I finished this one last night... stayed up too late reading but it was worth it! The only reason I didn't give this book a 10 is that it ended too soon! Now I'll have to find other books in the Skolian Empire series...http://www.bookcrossing.com/journal/9...
re-read 2/9/2005re-read 5/26/2014Kelric -- poor Kelric. I wish I had a mind for maths the way he does!
The first Skolian book I read and I've kept coming back. I really like the world building and of course Kelric is a very likable character.
I found the first few chapters of this book on the publisher's website and decided I just had to read this author! I'm glad I did!!
One of the better books in the Skolian series.
The culture(s) created in this novel are fascinating! I've read this book several times and always enjoy it immensely.
Blurb: The Last Hawk tells the tale of the lost heir to the Empire. Fleeing the heat of battle in a wounded spacecraft, Kelric crash-lands on a proscribed planet where a matriarchy rules through the medium of a complex game. The women in power help to heal him, but destroy his ship and determine that he can never leave - for his knowledge of their world, if revealed to the Empire, would cause the rapid fall of their civilization. And so his rescue turns into an imprisonment of years, decades, a
Hmpf. There were parts I liked and parts I couldn’t wait to be over. The initial plot was a annoying because it was basically the same as book 2: a wayward space fighter pilot / member of royalty gets stranded on a more primitive planet and falls in love with women that happen to have the supposedly exceedingly rare genes to make more members of royalty. The romance stuff is not my bag. The dice game the society played in lieu of war and normal politics was pretty interesting. It was also enjoya...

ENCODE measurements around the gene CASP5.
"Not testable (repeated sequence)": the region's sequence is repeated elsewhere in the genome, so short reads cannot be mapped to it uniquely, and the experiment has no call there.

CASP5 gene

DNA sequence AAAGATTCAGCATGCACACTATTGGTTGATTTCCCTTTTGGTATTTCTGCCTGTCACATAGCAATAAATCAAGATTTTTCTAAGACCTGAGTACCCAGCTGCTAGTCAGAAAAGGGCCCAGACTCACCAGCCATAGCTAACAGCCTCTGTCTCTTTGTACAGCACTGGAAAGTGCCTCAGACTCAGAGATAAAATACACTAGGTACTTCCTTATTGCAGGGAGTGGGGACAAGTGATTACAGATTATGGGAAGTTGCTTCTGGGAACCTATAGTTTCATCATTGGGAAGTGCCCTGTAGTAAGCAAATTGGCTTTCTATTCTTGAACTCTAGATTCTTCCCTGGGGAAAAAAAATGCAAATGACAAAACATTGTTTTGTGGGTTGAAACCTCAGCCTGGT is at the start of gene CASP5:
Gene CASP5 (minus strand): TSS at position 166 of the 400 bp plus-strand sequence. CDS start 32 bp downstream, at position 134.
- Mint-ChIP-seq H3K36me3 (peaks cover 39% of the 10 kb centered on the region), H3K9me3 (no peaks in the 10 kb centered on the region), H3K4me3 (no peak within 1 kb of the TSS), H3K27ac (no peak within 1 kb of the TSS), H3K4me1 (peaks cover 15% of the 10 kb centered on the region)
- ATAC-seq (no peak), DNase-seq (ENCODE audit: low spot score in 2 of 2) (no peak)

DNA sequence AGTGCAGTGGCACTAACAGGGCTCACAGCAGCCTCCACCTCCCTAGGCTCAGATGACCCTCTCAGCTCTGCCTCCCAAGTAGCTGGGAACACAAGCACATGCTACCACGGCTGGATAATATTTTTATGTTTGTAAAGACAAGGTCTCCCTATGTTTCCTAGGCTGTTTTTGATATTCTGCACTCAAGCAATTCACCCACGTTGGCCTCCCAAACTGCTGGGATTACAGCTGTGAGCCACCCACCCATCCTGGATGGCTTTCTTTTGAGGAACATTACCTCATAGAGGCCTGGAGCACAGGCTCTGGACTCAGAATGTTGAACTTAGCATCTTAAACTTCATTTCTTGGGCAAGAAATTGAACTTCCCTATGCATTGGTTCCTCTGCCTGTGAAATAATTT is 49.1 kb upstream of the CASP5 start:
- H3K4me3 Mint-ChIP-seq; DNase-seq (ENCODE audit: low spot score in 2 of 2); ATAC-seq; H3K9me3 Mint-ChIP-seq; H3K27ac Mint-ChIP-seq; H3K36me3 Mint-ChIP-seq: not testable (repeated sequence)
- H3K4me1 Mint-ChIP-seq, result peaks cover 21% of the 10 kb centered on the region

I liked The Last Hawk, it was certainly better than the previous book I read in the series (Catch The Lightening).The story was a bit more explicit than previous books so be warned if this offends, but I didn't think it was too bad.The story is very planet based where a pilot is marooned on the planet without space travel except via an off world space port which he cannot get to. So if you like a lot of space battles this probablyisn't for you, but it does have plenty of action and intrege.Overa...
Imagine you land on a world. Imagine the inhabitants of that world destroy your ship, poison you, imprison and enslave you, and force you into a marriage with one of their leaders. Imagine calling the rape that follows "making love". Imagine and insane universe where that "marriage" is legally binding in your home system. Imagine a trial for "murders" made while attempting to escape this slavery.That's this trash in a nut-shell.